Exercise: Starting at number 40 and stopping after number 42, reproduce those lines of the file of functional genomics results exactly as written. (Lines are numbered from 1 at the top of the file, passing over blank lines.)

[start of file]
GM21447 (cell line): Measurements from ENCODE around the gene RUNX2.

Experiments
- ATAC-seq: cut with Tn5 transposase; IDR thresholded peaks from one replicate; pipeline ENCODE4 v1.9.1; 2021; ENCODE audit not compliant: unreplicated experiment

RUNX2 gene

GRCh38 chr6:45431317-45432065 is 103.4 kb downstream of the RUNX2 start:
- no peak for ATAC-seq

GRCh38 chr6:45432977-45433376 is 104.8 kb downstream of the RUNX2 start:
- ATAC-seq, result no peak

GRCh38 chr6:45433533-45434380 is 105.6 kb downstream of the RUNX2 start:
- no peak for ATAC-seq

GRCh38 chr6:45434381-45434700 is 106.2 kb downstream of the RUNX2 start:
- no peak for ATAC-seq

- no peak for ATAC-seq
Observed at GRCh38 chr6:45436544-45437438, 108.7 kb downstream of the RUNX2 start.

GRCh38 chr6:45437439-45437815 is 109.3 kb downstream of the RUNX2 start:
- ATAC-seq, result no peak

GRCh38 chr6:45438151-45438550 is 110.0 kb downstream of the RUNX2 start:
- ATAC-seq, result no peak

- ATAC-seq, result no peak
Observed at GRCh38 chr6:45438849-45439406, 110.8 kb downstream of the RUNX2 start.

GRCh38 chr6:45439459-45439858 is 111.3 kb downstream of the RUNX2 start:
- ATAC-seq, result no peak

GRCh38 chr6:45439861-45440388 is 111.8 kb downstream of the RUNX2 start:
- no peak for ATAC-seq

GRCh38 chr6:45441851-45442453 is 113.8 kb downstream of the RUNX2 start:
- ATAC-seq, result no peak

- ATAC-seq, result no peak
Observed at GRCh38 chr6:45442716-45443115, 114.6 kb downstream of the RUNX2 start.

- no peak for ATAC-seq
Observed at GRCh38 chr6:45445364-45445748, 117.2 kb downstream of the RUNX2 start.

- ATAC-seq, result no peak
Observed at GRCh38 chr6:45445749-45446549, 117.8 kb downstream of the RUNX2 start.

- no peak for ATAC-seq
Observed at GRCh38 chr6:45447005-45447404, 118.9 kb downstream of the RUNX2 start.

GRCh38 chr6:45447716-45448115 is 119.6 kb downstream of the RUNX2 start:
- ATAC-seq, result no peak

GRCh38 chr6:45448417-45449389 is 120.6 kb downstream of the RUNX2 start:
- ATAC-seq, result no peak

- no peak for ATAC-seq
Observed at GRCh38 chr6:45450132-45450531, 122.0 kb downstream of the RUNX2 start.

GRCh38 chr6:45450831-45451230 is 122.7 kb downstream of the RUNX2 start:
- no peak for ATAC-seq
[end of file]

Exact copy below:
Observed at GRCh38 chr6:45450132-45450531, 122.0 kb downstream of the RUNX2 start.

GRCh38 chr6:45450831-45451230 is 122.7 kb downstream of the RUNX2 start:
- no peak for ATAC-seq